Ms. Hodges is responsible for the management and operations of the Pricing and Purchasing Research team. Ms. Hodges has managed several projects on global cost analysis, including projects in Asia and South America, where the objective was to recommend the most cost-effective and efficient action in the procurement of key materials and services. She has spoken extensively on the topic of procurement pricing strategies and the global cost environment, including a presentation at the Institute of Supply Management titled, "Has China Lost Its Low-Cost Edge?" She has made presentations on the "Economic Risks to Consider Before Bidding Your Next Contract," and "Understanding and Estimating the Skilled Labor Shortage," at a conference of the Association for the Advancement of Cost Engineering. Ms. Laura Hodges holds a Bachelor of Arts in Economics from the George Washington University, U.S., and a Master of Arts in Health and Labor Economics from Duke University, U.S. She also earned an MBA from Rutgers University, Beijing, China.

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John Anton

Mr. Anton has expertise in the ferrous metals industry, he is responsible for evaluating the outlook for steel. He also specializes in forecasting commodities and works closely with the Automotive, Construction, Energy and Economics teams at IHS Markit. Steel demand is linked to outlooks from these key sectors. In turn, the profitability of these sectors can rise or fall depending on the price and availability of steel.Prior to joining IHS Markit, now IHS Markit, in 1995, he was in the private practice of law as well as an economist and statistician for the United States Department of Labor in the Bureau of Labor Statistics (BLS). Mr. John Anton received a Bachelor of Science in Economics from Florida State University, US, and a Juris Doctor from the Marshall-Wythe School of Law at the College of William and Mary, US.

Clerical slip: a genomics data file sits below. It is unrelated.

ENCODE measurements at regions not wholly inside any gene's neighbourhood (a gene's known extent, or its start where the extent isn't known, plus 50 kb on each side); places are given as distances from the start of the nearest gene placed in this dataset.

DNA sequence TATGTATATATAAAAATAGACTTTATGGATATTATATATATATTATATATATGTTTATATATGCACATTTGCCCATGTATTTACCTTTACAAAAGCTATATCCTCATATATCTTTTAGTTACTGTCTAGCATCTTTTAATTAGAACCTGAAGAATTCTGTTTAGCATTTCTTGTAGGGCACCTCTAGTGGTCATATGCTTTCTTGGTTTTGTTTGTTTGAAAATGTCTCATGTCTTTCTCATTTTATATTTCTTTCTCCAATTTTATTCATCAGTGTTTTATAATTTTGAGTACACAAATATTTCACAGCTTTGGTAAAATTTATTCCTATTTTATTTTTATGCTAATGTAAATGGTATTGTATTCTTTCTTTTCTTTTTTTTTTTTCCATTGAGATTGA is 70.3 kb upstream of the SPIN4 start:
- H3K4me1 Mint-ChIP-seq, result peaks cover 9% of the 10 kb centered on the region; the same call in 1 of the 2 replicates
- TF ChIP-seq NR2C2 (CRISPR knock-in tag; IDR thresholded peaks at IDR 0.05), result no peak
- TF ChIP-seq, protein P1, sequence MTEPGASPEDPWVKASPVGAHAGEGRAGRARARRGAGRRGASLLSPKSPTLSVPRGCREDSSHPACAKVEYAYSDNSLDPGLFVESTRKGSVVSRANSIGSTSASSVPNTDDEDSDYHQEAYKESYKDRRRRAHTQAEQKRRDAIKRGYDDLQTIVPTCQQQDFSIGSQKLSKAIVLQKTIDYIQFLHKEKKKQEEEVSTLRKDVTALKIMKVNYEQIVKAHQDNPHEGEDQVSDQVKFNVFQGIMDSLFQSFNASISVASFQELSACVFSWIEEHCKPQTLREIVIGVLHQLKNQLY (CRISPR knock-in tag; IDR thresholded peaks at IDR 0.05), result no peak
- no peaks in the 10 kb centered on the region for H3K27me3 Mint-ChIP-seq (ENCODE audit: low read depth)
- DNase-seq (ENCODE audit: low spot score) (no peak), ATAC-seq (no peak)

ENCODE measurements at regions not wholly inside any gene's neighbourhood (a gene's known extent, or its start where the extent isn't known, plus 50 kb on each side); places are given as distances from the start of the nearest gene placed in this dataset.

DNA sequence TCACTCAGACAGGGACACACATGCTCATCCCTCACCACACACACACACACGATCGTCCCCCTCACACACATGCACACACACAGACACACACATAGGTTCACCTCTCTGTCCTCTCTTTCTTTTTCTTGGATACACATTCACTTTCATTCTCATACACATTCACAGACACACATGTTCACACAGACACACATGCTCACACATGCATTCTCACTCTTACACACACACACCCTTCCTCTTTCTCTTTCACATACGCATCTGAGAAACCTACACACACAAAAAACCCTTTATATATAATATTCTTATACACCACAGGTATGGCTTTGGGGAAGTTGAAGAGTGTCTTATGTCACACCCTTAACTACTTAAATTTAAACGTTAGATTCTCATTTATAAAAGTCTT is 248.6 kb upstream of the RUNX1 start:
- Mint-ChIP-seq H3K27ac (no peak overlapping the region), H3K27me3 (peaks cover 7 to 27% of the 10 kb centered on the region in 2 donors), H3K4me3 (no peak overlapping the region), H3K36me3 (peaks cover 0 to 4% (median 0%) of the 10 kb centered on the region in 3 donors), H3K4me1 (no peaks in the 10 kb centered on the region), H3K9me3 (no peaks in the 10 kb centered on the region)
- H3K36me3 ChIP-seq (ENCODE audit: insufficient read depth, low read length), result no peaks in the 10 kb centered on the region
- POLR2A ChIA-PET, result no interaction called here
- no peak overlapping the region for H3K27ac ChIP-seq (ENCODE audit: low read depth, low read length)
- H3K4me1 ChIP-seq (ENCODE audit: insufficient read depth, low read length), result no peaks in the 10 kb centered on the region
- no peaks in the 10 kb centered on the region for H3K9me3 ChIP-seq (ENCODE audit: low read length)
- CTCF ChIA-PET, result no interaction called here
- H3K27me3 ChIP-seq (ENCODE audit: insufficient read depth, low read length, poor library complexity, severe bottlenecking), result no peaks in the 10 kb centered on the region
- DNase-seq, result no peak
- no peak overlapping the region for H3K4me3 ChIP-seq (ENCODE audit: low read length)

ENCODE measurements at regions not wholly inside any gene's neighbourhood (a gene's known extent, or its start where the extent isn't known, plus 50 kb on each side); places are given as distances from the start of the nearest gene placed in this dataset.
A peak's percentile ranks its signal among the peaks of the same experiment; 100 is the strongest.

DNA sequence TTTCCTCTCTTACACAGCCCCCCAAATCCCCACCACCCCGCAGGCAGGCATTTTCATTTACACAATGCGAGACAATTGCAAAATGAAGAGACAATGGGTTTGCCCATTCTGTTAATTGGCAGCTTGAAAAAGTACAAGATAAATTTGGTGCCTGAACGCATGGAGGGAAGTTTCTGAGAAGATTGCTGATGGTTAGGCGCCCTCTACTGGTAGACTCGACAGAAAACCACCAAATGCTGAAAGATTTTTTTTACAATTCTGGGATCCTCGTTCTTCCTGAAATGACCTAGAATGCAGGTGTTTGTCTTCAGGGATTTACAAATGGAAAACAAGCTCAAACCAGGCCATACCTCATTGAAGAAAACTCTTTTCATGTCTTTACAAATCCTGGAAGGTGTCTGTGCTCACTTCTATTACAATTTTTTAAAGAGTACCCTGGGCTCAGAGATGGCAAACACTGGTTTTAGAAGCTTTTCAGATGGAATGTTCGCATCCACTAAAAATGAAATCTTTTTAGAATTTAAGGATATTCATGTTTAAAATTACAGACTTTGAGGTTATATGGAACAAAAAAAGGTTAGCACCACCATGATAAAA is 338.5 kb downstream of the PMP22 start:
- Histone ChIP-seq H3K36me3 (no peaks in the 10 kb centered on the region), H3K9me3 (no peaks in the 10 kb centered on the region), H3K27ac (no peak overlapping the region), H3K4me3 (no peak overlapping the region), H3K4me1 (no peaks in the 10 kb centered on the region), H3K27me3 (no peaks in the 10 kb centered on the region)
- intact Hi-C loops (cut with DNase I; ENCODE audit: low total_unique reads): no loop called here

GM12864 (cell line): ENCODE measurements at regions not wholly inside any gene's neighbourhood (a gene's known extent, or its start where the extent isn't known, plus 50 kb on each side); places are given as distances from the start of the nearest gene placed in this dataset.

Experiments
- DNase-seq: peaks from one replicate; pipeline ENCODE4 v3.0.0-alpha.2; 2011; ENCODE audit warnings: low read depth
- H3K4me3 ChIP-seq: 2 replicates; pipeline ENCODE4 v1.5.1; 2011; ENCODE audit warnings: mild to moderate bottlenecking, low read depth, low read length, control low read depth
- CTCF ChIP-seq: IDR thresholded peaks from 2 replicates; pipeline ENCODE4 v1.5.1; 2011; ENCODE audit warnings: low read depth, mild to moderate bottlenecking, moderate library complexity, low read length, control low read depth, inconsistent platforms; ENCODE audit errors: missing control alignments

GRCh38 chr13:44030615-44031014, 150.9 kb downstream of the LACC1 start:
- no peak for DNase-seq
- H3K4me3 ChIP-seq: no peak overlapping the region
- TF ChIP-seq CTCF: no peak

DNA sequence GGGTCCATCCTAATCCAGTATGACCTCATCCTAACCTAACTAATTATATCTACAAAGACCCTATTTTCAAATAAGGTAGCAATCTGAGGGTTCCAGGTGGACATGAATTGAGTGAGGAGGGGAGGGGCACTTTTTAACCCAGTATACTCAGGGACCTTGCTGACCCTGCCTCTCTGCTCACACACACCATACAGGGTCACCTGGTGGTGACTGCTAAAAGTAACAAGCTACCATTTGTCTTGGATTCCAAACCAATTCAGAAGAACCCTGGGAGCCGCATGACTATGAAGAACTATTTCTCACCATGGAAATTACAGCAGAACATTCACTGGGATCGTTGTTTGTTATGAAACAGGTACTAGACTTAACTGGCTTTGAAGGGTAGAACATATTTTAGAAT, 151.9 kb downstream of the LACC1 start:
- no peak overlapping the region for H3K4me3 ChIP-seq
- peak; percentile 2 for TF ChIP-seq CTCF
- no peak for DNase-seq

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Amanda Eglinton

Ms. Eglinton has been a part of the Pricing and Purchasing metals team since 2015. She is the lead analyst covering steel pipe, stainless steel, nickel and the ferroalloys markets. She is responsible for tracking market conditions in the carbon and stainless steel markets and producing quarterly price forecasts and supply and demand outlooks. In addition, Ms. Eglinton participates in IHS Markit consulting projects for oil and gas clients as a steel subject matter expert. She holds a masters of arts in applied economics from the University of Houston, and a bachelor of science in finance and economics from Saint Louis University.